Susan is looking for some clarification on types of cornmeal. Can we help her out?
I have a burning question! What is the difference between corn meal and polenta? Can I use regular corn meal (the stuff I use to make corn bread) to make polenta? Or do I have to track down a box that is specifically labeled "polenta"? And for the trifecta, what is masa harina? Could I use that to make polenta, or just tortillas?Susan, this is a great question and a tough one to answer. The lines between all the different kinds of cornmeal have really gotten blurred over the years due to changing food fashions, more refined (and industrialized) processing techniques, and product marketing. Still, we're up for the challenge!
In our opinion, "polenta" refers to the dish and not the grain that goes into it. Polenta can actually be made from a whole range of grains. In Northern Italy, for instance, polenta is traditionally made from semolina wheat.
We think that some cornmeal products are labeled as polenta in order to indicate to the consumer that the cornmeal inside is the ideal product for making the polenta dish - and, yes, also so that the company can charge us a few more pennies. We've tried both cornmeal and the product labeled "polenta," and we honestly can't find any difference between the two.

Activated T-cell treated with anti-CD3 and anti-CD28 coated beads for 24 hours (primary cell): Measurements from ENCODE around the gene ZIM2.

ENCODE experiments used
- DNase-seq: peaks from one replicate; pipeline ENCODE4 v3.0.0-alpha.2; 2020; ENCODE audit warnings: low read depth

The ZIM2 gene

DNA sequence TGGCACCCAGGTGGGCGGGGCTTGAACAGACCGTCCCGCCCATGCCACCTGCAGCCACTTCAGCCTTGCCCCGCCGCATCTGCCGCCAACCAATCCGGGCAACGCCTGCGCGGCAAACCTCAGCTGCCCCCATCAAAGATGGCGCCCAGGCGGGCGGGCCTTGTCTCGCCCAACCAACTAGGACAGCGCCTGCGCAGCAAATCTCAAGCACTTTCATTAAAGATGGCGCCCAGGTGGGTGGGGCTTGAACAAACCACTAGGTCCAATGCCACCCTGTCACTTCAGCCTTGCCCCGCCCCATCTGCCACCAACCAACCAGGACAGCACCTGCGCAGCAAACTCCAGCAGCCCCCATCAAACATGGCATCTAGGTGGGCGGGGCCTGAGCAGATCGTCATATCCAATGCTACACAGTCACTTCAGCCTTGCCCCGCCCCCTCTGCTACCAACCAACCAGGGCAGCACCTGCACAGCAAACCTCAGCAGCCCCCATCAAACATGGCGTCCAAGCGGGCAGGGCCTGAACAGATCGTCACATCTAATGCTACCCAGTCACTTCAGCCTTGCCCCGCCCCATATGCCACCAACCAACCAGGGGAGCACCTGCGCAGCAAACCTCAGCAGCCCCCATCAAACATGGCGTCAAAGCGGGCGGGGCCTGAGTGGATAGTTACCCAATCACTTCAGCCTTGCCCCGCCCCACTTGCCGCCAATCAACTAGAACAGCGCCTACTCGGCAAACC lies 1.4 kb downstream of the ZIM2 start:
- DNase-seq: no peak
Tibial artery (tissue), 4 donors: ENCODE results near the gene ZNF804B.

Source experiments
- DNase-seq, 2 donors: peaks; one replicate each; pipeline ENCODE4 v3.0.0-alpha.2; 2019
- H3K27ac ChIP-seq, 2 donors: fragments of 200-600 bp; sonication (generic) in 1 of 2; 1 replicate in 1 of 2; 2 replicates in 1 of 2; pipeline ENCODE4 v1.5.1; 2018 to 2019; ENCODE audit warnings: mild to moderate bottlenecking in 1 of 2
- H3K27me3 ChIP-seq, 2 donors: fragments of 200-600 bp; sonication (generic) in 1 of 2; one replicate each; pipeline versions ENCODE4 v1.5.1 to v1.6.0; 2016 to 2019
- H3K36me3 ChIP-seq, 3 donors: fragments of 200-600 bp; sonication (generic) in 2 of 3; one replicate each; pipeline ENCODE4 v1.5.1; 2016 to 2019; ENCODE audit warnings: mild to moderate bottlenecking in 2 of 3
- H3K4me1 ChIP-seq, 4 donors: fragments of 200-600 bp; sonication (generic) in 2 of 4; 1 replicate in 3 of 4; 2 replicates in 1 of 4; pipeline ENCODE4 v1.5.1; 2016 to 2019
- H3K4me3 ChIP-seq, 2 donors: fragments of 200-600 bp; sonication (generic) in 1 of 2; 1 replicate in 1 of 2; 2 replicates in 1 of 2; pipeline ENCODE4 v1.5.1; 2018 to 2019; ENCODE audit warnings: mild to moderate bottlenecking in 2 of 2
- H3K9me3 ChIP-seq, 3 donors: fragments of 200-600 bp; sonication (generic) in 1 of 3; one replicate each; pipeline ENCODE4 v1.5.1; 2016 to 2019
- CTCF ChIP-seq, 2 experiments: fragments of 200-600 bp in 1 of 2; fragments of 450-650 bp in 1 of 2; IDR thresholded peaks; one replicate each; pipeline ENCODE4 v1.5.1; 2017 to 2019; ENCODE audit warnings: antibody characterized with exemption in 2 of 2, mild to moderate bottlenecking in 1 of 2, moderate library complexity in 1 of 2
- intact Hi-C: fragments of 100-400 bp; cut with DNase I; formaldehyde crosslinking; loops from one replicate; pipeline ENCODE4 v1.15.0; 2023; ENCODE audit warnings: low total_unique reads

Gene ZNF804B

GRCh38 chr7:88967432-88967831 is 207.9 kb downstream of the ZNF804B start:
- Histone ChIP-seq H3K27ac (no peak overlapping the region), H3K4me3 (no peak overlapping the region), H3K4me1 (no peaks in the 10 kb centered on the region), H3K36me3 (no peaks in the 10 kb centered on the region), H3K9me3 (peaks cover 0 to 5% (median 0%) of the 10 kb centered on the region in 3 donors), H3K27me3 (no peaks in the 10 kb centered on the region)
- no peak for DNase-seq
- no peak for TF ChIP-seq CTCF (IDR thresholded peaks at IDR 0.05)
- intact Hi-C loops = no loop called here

Polenta is best made with either medium- or coarsely-ground cornmeal. Finely-ground cornmeal flour can also be used to make polenta, but we don't like the texture as much and often find that it retains a floury taste.
Masa harina is also a finely-ground cornmeal, but with one extra step added. Before the corn is ground, it gets soaked in lime water (or lye water). This process softens the hull, which is removed before grinding, and adds a distinctive flavor to the corn. Masa harina is typically used to make tamales and tortillas, but if you can find it in a coarser grind, you can certainly try making polenta!
We hope this helps clear things up a bit! Does anyone else have anything to add?
Related: Adventures with Blue Cornmeal: Grilled Polenta Fries
(Image: South Texas Milling, Inc.)